ritual theory

friend who is dying

I have a friend who is dying.  We’ve been penpals for almost 30 years, since I was a teenager.

I’ve never met him in person, but I saw his photo: he is an old white guy who lives near where I come from.  A little north of there.

He’s a poet, and I’m a poet, so I’ve sent him pounds of poems, over the years.  He sends me poems too, on loose pieces of paper, and the books he publishes.

There’s a form he invented–he told me many people have tried to use that form, but I’m the only one besides him who got it right.

Now that he’s dying, I clearly know every mail I send to him could be the last.  I say I love you to him sometimes, these last few years.  It seemed silly not to.

I don’t know who I am in his imagination.  One letter he signed “love” many times, writing it maybe ten times–I didn’t count.  Like a school kid writing someone’s name over and over again on their three ring binder.  Like a spell.

And all the mail I get from him could be the last.  I see his shaky handwriting on an envelope and feel a sacred visitor has arrived.  Like a rare bird arriving, in a tree in the courtyard, who might never visit again.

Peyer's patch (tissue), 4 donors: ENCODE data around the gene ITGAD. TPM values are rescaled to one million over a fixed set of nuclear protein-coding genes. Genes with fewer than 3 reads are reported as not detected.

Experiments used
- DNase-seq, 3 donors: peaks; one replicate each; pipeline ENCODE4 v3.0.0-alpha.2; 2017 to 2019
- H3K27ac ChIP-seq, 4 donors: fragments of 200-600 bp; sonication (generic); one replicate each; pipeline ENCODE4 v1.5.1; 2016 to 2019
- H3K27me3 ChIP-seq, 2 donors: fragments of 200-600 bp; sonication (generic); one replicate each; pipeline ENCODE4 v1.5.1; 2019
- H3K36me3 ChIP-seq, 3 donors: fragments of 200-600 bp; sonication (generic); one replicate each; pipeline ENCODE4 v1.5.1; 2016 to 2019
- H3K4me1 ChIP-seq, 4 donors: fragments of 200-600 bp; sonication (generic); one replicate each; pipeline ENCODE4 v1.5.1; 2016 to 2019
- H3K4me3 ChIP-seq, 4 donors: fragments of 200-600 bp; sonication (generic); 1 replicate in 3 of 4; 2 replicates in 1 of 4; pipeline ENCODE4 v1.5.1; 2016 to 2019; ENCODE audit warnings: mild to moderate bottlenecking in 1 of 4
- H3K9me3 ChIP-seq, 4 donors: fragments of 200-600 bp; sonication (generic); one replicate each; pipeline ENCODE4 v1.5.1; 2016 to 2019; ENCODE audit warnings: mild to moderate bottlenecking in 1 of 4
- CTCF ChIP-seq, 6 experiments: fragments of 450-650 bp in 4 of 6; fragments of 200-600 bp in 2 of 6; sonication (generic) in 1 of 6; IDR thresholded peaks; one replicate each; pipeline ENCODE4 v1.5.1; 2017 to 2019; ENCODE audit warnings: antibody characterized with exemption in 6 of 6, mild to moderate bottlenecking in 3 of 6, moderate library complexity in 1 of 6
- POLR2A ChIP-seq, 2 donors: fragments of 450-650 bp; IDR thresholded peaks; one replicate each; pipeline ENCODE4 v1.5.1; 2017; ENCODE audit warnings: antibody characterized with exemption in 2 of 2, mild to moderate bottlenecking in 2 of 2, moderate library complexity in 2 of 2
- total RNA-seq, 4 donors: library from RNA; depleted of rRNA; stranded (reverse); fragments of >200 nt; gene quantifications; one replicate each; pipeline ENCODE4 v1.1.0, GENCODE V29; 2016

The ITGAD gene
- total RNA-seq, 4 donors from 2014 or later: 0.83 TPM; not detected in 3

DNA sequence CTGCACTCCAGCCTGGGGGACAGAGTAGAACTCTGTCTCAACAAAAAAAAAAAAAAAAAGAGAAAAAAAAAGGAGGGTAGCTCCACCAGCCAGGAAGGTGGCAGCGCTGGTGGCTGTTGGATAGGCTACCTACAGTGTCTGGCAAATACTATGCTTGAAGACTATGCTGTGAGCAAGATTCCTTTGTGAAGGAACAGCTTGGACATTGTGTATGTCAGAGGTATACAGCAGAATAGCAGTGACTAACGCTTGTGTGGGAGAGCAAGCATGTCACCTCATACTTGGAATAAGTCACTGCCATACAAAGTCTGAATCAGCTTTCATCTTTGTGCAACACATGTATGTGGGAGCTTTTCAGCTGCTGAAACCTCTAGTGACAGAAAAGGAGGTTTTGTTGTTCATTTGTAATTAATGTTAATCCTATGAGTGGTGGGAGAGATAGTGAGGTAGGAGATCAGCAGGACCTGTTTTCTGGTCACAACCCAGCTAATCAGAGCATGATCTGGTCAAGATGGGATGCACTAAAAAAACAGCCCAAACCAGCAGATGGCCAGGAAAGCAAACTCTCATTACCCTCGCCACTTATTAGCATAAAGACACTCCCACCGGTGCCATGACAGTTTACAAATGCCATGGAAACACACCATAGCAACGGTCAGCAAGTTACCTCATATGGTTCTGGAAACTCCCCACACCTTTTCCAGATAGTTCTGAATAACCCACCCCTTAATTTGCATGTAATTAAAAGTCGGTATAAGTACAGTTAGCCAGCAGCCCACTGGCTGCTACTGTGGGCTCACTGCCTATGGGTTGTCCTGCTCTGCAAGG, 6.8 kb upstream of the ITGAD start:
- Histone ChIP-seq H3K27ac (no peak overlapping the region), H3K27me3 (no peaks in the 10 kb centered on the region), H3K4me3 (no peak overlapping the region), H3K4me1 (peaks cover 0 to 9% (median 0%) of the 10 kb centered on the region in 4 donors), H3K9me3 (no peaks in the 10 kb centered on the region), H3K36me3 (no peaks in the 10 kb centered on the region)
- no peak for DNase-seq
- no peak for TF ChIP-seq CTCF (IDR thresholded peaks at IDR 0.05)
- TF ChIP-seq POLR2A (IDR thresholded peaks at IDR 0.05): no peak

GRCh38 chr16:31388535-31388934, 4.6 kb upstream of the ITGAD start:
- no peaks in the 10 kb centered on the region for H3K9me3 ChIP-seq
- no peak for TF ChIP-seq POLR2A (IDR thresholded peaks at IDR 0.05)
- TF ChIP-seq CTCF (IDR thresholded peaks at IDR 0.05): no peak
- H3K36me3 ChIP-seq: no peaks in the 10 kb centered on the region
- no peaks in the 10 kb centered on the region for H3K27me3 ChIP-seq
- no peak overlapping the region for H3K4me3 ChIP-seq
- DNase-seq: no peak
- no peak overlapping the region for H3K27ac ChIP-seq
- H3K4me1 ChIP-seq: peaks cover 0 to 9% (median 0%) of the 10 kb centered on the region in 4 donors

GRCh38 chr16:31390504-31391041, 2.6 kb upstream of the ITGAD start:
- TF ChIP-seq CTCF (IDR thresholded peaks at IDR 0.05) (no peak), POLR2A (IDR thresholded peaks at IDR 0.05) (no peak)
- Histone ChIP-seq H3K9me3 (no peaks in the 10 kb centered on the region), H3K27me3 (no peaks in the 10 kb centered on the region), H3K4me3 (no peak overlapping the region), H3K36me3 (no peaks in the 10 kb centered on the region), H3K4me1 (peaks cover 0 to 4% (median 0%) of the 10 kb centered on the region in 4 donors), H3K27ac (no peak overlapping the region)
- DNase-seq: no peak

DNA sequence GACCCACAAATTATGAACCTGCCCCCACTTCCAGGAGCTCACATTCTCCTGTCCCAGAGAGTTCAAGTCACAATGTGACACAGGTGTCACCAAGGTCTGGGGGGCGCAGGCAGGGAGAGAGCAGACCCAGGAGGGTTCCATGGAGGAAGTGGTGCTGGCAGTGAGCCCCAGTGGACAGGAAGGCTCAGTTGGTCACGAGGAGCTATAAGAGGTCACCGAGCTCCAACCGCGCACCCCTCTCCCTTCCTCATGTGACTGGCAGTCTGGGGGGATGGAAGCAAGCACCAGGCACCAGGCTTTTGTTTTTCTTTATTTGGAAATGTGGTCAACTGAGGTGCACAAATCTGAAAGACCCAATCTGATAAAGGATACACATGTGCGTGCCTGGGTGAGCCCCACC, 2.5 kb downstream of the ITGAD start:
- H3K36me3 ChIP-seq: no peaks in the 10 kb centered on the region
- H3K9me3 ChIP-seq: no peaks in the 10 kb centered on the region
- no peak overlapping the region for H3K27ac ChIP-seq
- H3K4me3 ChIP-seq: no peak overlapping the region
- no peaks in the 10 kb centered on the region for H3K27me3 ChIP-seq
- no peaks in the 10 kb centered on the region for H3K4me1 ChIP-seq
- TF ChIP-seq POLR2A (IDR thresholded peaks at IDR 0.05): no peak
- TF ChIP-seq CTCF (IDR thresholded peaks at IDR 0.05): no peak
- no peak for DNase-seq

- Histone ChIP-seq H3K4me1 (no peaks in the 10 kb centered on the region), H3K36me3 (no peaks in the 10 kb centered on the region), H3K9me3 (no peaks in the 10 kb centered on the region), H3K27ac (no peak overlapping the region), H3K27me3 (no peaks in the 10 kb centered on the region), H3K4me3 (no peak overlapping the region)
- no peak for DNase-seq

It seems ridiculous now, that we’ve been penpals all this time.  He probably doesn’t suspect my hair is turning gray.  My voice is still youthful.  I’m probably way fatter than he ever would guess.

He has a wife–I think she’s a painter.  They probably love one another like crazy.  And who am I–some twerp in the desert.  A little voice to the side.

Some strange twerp who somehow has kept writing to him for almost 30 years, through many moves and partnerships.  My entire adult life.

The part that feels ridiculous is how we’re both poets and words mean so much to us.  But he’s losing his mind.  He sent me a postcard that was blank, on accident.  Words seem totally pointless now.


I wish I could go to this coastal address I’ve had memorized for a long time and find him in his dying bed.  I could hold him, lying behind him, pressing my large breasts to his back, obnoxiously alive.  Hold him as he dozed, some last love, to my friend who is dying.  Kiss the back of his head as I cried.

If he and his dick were interested, I would be happy to care for him sexually also.  If he was having a good dick-day, I would suck his dick with all the love in my heart and make him come, if I could.  I would accept his semen down my throat, gladly.  It’s the least I could do, beautiful old man.

We’re all dying.  What’s the point, but what’s the point of anything?

By Nest

Curious, disabled Earth Goddess, telling the truth.

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